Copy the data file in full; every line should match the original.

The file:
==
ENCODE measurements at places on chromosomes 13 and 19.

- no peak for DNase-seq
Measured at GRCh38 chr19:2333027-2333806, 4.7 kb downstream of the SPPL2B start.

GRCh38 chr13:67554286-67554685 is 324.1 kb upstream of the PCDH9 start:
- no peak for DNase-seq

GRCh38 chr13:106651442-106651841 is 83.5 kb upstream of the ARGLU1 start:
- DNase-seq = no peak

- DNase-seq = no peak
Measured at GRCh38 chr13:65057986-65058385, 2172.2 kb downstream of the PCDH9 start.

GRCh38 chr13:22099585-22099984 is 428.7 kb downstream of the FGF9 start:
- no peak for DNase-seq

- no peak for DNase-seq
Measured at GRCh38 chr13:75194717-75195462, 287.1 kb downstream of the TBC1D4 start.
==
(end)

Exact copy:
ENCODE measurements at places on chromosomes 13 and 19.

- no peak for DNase-seq
Measured at GRCh38 chr19:2333027-2333806, 4.7 kb downstream of the SPPL2B start.

GRCh38 chr13:67554286-67554685 is 324.1 kb upstream of the PCDH9 start:
- no peak for DNase-seq

GRCh38 chr13:106651442-106651841 is 83.5 kb upstream of the ARGLU1 start:
- DNase-seq = no peak

- DNase-seq = no peak
Measured at GRCh38 chr13:65057986-65058385, 2172.2 kb downstream of the PCDH9 start.

GRCh38 chr13:22099585-22099984 is 428.7 kb downstream of the FGF9 start:
- no peak for DNase-seq

- no peak for DNase-seq
Measured at GRCh38 chr13:75194717-75195462, 287.1 kb downstream of the TBC1D4 start.